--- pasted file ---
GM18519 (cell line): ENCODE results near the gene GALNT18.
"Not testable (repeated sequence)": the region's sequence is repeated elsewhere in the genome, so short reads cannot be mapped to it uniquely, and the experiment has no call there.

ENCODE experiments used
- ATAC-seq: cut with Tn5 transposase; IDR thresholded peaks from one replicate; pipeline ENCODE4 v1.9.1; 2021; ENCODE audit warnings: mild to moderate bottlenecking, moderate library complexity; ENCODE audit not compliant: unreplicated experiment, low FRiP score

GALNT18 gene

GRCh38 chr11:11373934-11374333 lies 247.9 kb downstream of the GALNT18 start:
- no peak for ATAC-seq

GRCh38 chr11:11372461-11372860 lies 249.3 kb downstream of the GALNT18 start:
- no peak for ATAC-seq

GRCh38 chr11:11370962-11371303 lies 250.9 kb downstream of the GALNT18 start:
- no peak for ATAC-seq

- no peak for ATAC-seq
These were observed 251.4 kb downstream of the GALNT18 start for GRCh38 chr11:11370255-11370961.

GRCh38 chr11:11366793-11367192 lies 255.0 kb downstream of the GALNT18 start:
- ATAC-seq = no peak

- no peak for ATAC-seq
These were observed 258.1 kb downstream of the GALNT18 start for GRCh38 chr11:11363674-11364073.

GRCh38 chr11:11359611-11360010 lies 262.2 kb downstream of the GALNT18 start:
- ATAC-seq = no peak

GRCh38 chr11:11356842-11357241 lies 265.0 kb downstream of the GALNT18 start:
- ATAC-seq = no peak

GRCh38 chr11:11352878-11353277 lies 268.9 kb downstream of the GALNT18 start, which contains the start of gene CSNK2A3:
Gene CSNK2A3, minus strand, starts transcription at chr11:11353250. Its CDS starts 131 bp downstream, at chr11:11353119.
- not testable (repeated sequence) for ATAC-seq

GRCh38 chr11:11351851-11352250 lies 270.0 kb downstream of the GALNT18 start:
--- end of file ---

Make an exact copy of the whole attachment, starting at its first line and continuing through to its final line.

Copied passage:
GM18519 (cell line): ENCODE results near the gene GALNT18.
"Not testable (repeated sequence)": the region's sequence is repeated elsewhere in the genome, so short reads cannot be mapped to it uniquely, and the experiment has no call there.

ENCODE experiments used
- ATAC-seq: cut with Tn5 transposase; IDR thresholded peaks from one replicate; pipeline ENCODE4 v1.9.1; 2021; ENCODE audit warnings: mild to moderate bottlenecking, moderate library complexity; ENCODE audit not compliant: unreplicated experiment, low FRiP score

GALNT18 gene

GRCh38 chr11:11373934-11374333 lies 247.9 kb downstream of the GALNT18 start:
- no peak for ATAC-seq

GRCh38 chr11:11372461-11372860 lies 249.3 kb downstream of the GALNT18 start:
- no peak for ATAC-seq

GRCh38 chr11:11370962-11371303 lies 250.9 kb downstream of the GALNT18 start:
- no peak for ATAC-seq

- no peak for ATAC-seq
These were observed 251.4 kb downstream of the GALNT18 start for GRCh38 chr11:11370255-11370961.

GRCh38 chr11:11366793-11367192 lies 255.0 kb downstream of the GALNT18 start:
- ATAC-seq = no peak

- no peak for ATAC-seq
These were observed 258.1 kb downstream of the GALNT18 start for GRCh38 chr11:11363674-11364073.

GRCh38 chr11:11359611-11360010 lies 262.2 kb downstream of the GALNT18 start:
- ATAC-seq = no peak

GRCh38 chr11:11356842-11357241 lies 265.0 kb downstream of the GALNT18 start:
- ATAC-seq = no peak

GRCh38 chr11:11352878-11353277 lies 268.9 kb downstream of the GALNT18 start, which contains the start of gene CSNK2A3:
Gene CSNK2A3, minus strand, starts transcription at chr11:11353250. Its CDS starts 131 bp downstream, at chr11:11353119.
- not testable (repeated sequence) for ATAC-seq

GRCh38 chr11:11351851-11352250 lies 270.0 kb downstream of the GALNT18 start: